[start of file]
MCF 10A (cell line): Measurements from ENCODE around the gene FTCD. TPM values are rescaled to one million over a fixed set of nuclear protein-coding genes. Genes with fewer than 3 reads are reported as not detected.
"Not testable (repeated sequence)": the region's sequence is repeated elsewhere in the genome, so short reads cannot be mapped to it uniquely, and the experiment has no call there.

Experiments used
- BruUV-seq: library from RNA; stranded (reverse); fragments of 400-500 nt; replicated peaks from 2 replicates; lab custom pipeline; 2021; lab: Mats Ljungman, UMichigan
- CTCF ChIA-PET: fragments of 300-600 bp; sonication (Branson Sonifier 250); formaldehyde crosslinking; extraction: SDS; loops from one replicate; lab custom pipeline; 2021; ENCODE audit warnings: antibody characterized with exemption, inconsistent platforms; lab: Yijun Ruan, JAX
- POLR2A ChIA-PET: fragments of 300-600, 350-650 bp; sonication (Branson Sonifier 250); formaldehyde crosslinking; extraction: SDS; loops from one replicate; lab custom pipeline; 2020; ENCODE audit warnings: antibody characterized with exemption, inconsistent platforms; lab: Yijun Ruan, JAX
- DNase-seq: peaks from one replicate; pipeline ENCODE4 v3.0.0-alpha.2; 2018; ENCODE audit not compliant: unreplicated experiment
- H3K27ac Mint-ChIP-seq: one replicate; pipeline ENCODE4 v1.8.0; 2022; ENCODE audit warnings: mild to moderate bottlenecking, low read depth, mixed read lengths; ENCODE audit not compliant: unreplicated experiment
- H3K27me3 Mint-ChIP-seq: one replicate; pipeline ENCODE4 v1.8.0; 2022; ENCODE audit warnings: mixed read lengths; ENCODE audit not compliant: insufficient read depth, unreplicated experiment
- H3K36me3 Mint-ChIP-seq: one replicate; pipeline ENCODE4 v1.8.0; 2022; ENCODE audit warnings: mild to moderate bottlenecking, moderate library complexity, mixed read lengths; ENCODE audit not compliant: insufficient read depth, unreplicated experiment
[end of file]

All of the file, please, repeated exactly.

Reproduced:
MCF 10A (cell line): Measurements from ENCODE around the gene FTCD. TPM values are rescaled to one million over a fixed set of nuclear protein-coding genes. Genes with fewer than 3 reads are reported as not detected.
"Not testable (repeated sequence)": the region's sequence is repeated elsewhere in the genome, so short reads cannot be mapped to it uniquely, and the experiment has no call there.

Experiments used
- BruUV-seq: library from RNA; stranded (reverse); fragments of 400-500 nt; replicated peaks from 2 replicates; lab custom pipeline; 2021; lab: Mats Ljungman, UMichigan
- CTCF ChIA-PET: fragments of 300-600 bp; sonication (Branson Sonifier 250); formaldehyde crosslinking; extraction: SDS; loops from one replicate; lab custom pipeline; 2021; ENCODE audit warnings: antibody characterized with exemption, inconsistent platforms; lab: Yijun Ruan, JAX
- POLR2A ChIA-PET: fragments of 300-600, 350-650 bp; sonication (Branson Sonifier 250); formaldehyde crosslinking; extraction: SDS; loops from one replicate; lab custom pipeline; 2020; ENCODE audit warnings: antibody characterized with exemption, inconsistent platforms; lab: Yijun Ruan, JAX
- DNase-seq: peaks from one replicate; pipeline ENCODE4 v3.0.0-alpha.2; 2018; ENCODE audit not compliant: unreplicated experiment
- H3K27ac Mint-ChIP-seq: one replicate; pipeline ENCODE4 v1.8.0; 2022; ENCODE audit warnings: mild to moderate bottlenecking, low read depth, mixed read lengths; ENCODE audit not compliant: unreplicated experiment
- H3K27me3 Mint-ChIP-seq: one replicate; pipeline ENCODE4 v1.8.0; 2022; ENCODE audit warnings: mixed read lengths; ENCODE audit not compliant: insufficient read depth, unreplicated experiment
- H3K36me3 Mint-ChIP-seq: one replicate; pipeline ENCODE4 v1.8.0; 2022; ENCODE audit warnings: mild to moderate bottlenecking, moderate library complexity, mixed read lengths; ENCODE audit not compliant: insufficient read depth, unreplicated experiment